Suddenly -- and predictably -- world events and rogue leaders have brought real, urgent problems knocking on the door of the Oval Office. Now Trump faces the world's most intractable conflicts -- and they demand a response.
As Trump has already discovered on the domestic front, criticizing is easy; governing is difficult
. And on foreign policy, nothing is more difficult than Syria and North Korea. Every solution conjures potentially worse problems.
Within the span of 24 hours, both countries provoked the world. In Syria, scores of civilians, including many children, were killed by an apparent chemical weapons attack
. By all indications, it looks like the work of President Bashar al-Assad.
We've seen Trump in action when he faces self-inflicted political crises. Now we'll find out what he does when the problems are violent, dangerous, potentially catastrophic international conflicts.
Trump's instinctive response was in keeping with what we have seen in the past: revert to campaign mode, shifting blame to domestic rivals. Then launch blustery threats.
What's unclear is what the third step is in that Trumpian kata -- a martial art routine of would-be warriors.
The danger is that by fulminating against the errors of his predecessors and puffing himself up as the one who will do what it takes, Trump is boxing himself in and creating pressure -- including political pressure -- to act rashly.
He and his administration have repeatedly blamed the Obama administration for the mess in Syria.
Only hours after we saw the first shocking images of scores of Syrian civilians foaming at the mouth, of dead children killed by chemical weapons, press secretary Sean Spicer declared that "the heinous actions by the Bashar al-Assad regime are a consequence of the past administration's weakness and irresolution."
Let's be clear, Obama's handling of the Syrian crisis was, in my view, disastrous. I wrote as much many times.
But attacking the former US President, blaming him at this stage for the misdeeds of a war criminal, is beyond the pale. Obama may have made poor choices.
But, as Trump is surely discovering, there are no easy options. Besides, recent statements by Trump administration
officials suggesting that the United States no longer objects to Assad remaining in power may have also played a role in making the Syrian leader feel safe enough to perpetrate this latest atrocity.
Still, to whatever extent the policies of the Obama or Trump administrations influenced Assad's decision-making, the guilty party is the perpetrator of that attack.
Injecting domestic politics into the crisis now is not only unseemly, it also raises concerns that Trump might allow domestic politics to influence his next step.
During a press conference alongside Jordanian King Abdullah II
, Trump said that on North Korea and Syria he is facing problems that his predecessor should have dealt with, a claim he has made before with respect to North Korea and its nuclear program.
Then came the bluster, the threats, the self-inflicted pressure to take muscular moves.
Consider the President's official statement on the Syria attack. It includes the requisite charge against Obama, blaming him by name for not enforcing his "red line" against chemical weapons use. Then it calls the attack "reprehensible," proclaiming that it "cannot be ignored by the civilized world," and "intolerable."
If the attack cannot be tolerated, then what is Trump prepared to do about it? When asked, he responded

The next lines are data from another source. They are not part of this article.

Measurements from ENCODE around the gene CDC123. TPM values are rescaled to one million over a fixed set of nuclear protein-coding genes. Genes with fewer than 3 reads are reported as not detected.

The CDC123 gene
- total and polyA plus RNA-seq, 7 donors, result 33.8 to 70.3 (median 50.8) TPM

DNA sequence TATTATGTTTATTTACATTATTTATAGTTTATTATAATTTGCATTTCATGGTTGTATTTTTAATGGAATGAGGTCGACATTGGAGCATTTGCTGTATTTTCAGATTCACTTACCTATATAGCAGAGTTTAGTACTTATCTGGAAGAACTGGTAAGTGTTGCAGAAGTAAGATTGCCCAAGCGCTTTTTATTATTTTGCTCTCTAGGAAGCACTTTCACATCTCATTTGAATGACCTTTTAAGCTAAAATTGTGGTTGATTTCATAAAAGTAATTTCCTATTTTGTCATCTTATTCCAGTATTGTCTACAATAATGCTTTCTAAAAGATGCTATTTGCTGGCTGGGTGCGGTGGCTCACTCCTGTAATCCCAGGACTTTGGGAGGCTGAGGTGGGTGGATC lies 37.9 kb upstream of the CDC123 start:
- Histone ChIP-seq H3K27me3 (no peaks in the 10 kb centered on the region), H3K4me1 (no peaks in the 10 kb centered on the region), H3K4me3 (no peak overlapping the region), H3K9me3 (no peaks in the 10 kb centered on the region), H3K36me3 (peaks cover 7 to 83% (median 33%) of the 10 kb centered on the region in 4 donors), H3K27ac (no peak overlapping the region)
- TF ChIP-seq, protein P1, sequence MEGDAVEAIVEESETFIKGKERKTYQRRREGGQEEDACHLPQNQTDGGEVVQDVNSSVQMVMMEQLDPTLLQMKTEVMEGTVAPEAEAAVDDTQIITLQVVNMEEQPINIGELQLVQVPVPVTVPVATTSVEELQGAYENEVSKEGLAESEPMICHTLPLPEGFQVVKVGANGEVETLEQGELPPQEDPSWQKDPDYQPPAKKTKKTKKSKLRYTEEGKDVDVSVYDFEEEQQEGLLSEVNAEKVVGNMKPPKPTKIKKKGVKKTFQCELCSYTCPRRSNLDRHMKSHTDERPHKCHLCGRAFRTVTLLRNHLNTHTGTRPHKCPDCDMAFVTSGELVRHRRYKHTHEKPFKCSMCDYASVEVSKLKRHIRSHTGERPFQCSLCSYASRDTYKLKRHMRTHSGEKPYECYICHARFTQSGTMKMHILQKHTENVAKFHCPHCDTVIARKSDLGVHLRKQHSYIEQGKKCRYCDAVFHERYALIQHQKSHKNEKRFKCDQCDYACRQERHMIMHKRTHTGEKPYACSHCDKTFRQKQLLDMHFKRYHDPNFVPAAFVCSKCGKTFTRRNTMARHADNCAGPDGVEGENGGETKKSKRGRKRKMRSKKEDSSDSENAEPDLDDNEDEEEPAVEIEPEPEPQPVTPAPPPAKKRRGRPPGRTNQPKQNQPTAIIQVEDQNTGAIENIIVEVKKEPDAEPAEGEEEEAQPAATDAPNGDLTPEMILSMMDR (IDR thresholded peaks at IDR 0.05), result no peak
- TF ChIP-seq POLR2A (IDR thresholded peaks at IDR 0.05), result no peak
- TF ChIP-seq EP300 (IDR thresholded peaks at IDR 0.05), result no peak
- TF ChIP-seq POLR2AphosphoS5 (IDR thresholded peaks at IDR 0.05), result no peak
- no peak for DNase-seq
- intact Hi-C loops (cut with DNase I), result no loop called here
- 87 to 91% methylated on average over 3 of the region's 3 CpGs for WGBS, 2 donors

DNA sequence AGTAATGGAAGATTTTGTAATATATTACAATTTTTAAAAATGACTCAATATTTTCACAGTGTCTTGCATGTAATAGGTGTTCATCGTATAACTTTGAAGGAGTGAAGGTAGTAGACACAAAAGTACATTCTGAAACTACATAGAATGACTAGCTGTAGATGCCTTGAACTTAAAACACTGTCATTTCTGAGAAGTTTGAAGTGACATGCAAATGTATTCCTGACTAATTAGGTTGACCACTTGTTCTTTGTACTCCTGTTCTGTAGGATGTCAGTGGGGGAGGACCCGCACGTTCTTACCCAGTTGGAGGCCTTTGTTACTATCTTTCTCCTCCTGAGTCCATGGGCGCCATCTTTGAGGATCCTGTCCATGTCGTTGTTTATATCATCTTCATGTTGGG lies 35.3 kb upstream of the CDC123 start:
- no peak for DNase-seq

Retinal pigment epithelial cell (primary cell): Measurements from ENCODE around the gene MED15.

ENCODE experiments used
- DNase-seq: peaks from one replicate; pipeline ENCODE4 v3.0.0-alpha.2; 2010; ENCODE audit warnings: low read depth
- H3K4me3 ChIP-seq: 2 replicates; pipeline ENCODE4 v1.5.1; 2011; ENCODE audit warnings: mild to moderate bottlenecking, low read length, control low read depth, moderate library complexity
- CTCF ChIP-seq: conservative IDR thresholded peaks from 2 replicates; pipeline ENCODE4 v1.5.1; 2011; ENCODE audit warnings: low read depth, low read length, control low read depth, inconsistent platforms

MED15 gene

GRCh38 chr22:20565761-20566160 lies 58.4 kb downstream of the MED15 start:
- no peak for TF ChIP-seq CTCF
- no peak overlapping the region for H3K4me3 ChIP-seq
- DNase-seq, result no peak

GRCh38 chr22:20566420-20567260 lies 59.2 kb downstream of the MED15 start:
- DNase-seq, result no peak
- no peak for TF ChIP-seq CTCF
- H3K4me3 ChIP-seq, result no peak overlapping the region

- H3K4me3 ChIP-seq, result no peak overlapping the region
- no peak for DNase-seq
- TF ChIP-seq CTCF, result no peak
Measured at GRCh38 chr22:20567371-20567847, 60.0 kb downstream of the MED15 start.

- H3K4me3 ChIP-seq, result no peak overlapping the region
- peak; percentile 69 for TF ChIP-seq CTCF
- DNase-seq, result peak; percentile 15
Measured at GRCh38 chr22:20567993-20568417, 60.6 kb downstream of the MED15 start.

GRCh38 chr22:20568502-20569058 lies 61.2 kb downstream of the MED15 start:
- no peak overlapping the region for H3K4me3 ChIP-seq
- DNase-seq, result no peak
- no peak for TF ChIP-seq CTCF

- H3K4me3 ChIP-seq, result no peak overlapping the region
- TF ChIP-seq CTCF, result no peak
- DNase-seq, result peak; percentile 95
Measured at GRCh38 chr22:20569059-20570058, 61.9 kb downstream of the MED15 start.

, "You will see."
The pressure to act is enormous. That is completely understandable. The Syrian war is in its seventh year. The carnage has been unspeakable. The Tuesday massacre was horrifying.
Oddly, Trump seemed to have suddenly discovered the awful reality of the conflict. Assad had already used chemical weapons many times before. But after this attack Trump revealed
, "My attitude toward Syria and Assad has changed very much."
It is not clear what, precisely, Trump intends to do. After repeatedly criticizing Obama for his failure to act decisively and for not enforcing his so-called red line, Trump said the latest attack
"crossed a lot of lines for me."
Trump seemed genuinely upset by what he saw. "When you kill innocent children, innocent babies, little babies, with a chemical gas," that, he said, "had a big impact."
On North Korea, too, the Trump administration is giving every sign of preparing to act
. A senior White House official said, "The clock has now run out and all the options are on the table." All the options were already on the table before, but the clock running out suggests some kind of dramatic response may be imminent.
The impression was underscored by Secretary of State Rex Tillerson's cryptic communiqué Tuesday night
: "The United States has spoken enough about North Korea," it said, adding ominously, "We have no further comment."
To be sure, Washington's efforts to stop North Korea's nuclear program and to prevent Syria's Assad from slaughtering his people have been dismal failures. I, along with many others, have written about that extensively in the past. We can only hope that Trump has better plans.
But the risk here is that the President is boxing himself into a corner and putting himself in a position where if he doesn't make forceful moves, he could suffer damaging political consequences at home.
After all, blaming political opponents, putting on displays of bravado and launching chilling threats can achieve much on the campaign trail. On the world stage, however, they may end up curtailing your options.
Trump is now in a position where he has to act. The question -- as it was for Obama -- is what to do. The risk in both Syria and North Korea is responding in a way that makes a disastrous situation even more catastrophic.
Obama's Syria policy was an abject failure. We can only hope Trump's will be an improvement. But there's no guarantee.